Plant and Animal Care
Plant and Animal Care: Land Snails
Background. The land snail is one of nature’s marvels. But many of its finer attributes go unrecognized because of its reputation as a garden raider. Because it takes a toll on our spinach, cabbage, and lettuce as it goes about its business of survival, we find ourselves in a conflict relationship. In the classroom, however, traditional animosities are put aside in the interest of learning more about the diversity of life. Land snails are gastropods, whose members also include aquatic snails (including marine snails) and slugs. The name means stomach-foot. This makes a degree of sense as the whole clan gets about by gliding on a muscular structure on the bottom of the abdomen, called the foot. The action that produces motion is a well-coordinated, wavelike contraction of muscles on the bottom of the foot that propels the gastropod smoothly forward over just about any surface. The action is not fast by human mobility standards, but you and your students will be amazed by how far snails can travel when your back is turned for what you think is just a moment. A determined snail can easily cover a meter in 5 minutes, so in the course of an evening a snail can travel the length of a football field and back. If the lid came off your terrarium in the evening, you can figure out how far and wide those snails might range in your classroom.
Land snails have several characteristics that make them easily identifiable. They have a single shell, usually coiled, that is a combination shield and humidor. The hard shell resists the efforts of predators and provides a haven during dry times. Snails are a moist gang, and if a snail cannot find a watering hole to renew its water supply, it will retreat to a protected nook, withdraw into its shell, and seal its shell to a solid surface. The snail will lapse into dormancy until rain, dew, or a garden sprinkler once again moistens the environment. This passive state, rather like hibernation but initiated by dry rather than cold, is called estivation. One indication that snails have been active is the telltale slime trail. Garden snails produce a layer of mucus on which they slide. This makes it easy to track their movement, but also saddles them with a reputation for being yucky. Students may find this fact a bit repulsive at first, but will quickly forget it when they become absorbed in observations of these fascinating creatures.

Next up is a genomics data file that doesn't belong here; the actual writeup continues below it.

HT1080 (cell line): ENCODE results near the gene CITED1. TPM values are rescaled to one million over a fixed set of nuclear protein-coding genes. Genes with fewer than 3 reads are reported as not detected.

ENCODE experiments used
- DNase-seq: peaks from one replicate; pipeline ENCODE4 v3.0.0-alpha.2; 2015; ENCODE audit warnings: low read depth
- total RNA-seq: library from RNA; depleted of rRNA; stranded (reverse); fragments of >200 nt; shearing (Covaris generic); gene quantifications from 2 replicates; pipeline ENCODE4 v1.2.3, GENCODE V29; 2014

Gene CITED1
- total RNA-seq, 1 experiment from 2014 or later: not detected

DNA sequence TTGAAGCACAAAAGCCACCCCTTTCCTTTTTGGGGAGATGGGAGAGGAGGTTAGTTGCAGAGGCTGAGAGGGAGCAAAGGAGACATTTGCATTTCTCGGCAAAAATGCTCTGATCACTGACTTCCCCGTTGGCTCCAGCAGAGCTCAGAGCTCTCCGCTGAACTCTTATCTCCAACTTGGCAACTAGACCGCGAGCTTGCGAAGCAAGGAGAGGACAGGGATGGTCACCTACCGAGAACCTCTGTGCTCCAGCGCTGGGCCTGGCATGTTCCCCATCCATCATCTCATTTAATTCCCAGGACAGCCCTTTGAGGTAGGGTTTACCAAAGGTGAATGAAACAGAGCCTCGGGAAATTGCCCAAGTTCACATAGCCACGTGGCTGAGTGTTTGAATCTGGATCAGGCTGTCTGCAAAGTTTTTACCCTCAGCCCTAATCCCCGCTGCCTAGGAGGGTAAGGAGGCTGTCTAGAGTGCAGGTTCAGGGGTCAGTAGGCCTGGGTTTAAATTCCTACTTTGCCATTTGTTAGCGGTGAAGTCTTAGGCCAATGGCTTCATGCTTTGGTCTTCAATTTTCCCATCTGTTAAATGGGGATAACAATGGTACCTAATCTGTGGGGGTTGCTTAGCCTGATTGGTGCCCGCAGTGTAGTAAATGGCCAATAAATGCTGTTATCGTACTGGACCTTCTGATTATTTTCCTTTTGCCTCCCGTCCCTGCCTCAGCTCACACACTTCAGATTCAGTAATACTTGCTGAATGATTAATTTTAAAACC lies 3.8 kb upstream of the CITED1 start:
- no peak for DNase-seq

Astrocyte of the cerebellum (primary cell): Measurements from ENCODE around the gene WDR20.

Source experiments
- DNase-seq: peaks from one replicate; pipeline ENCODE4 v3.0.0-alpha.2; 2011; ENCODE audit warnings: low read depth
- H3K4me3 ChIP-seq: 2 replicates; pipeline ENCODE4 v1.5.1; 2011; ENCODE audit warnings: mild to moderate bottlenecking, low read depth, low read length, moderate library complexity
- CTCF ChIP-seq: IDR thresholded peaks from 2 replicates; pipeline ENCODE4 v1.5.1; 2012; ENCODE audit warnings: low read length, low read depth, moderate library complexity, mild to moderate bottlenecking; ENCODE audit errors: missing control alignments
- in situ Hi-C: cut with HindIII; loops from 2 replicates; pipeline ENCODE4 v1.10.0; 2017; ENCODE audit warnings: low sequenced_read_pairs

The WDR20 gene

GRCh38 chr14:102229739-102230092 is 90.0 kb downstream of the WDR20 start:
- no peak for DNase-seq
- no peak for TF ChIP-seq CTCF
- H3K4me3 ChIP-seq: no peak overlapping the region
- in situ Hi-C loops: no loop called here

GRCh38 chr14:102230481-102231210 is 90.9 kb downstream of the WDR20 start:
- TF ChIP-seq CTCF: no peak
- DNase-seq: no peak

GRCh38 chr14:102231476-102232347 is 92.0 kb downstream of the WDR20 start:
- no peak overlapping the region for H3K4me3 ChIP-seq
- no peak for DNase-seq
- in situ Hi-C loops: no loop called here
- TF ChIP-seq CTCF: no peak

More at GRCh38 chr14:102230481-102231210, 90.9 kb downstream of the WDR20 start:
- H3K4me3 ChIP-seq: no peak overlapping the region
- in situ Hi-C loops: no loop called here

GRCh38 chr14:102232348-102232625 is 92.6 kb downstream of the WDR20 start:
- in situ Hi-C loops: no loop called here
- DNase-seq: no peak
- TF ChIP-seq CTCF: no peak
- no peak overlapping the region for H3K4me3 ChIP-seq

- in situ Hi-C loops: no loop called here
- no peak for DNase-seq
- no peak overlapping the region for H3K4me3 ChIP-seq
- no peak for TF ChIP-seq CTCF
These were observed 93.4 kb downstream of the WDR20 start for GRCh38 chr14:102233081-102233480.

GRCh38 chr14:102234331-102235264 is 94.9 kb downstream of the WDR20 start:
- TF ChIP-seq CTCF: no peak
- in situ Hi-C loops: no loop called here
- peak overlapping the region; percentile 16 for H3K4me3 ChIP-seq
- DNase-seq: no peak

Most land snails have interesting projections on the fronts of their heads. Students will identify them as feelers or antennae. They will see two long ones on top of the head reaching up, and two smaller ones reaching down. Technically they are tentacles, but “feeler” is a pretty good description of their function because they are touch sensitive. The two longer ones have light-sensitive organs at their tips, making them the snail’s version of eyes, although their function is limited to light perception rather than image generation. The shorter tentacles feel, taste, and smell the environment in the never-ending search for food and water, and in constant vigilance against dangers.
The snail’s mouth is on the bottom of the head right up by the short tentacles. Inside the mouth is a specialized eating tool, the radula. The radula is a muscular structure covered by thousands of tiny, sharp teeth. The snail eats by pressing the radula against a leaf or other desirable bit of vegetation and rasping it to scrape away small particles. This action can be seen if students feed a hungry snail some lettuce or apple.
Most other interesting snail structures are hidden inside the shell, but some can be observed with patience and perhaps a flashlight. Snails breathe by taking air into a visceral cavity that is richly supplied with blood vessels—the snail’s version of a lung. When the snail extends from the shell, the access pore can be seen opening and closing just below the margin of the shell on one side. Also, the snail’s heart can be seen pumping blood by placing a snail on the lens of a flashlight and carefully looking through the translucent shell. The shell itself is an excellent piece of work. The colors and patterns are lovely, and the coil is a masterpiece of efficient construction. Snails grow by laying down new material around the edge of the roughly circular opening. By extending the length and diameter of the living quarters, the snail can grow and still retreat into its shell as needed. The shell is rich in calcium, so snails need a continual supply in their diet. In the classroom calcium is available from plain chalk or a piece of cuttlebone in the snail terrarium. Most land snails are hermaphroditic, holding under one shell both male and female reproductive potential. However, snails must mate in order to fertilize each other’s eggs. Eggs, the size of BBs, deposited in soil, will hatch in a few weeks into perfectly formed little snails, fully mobile, ready to ravage your garden.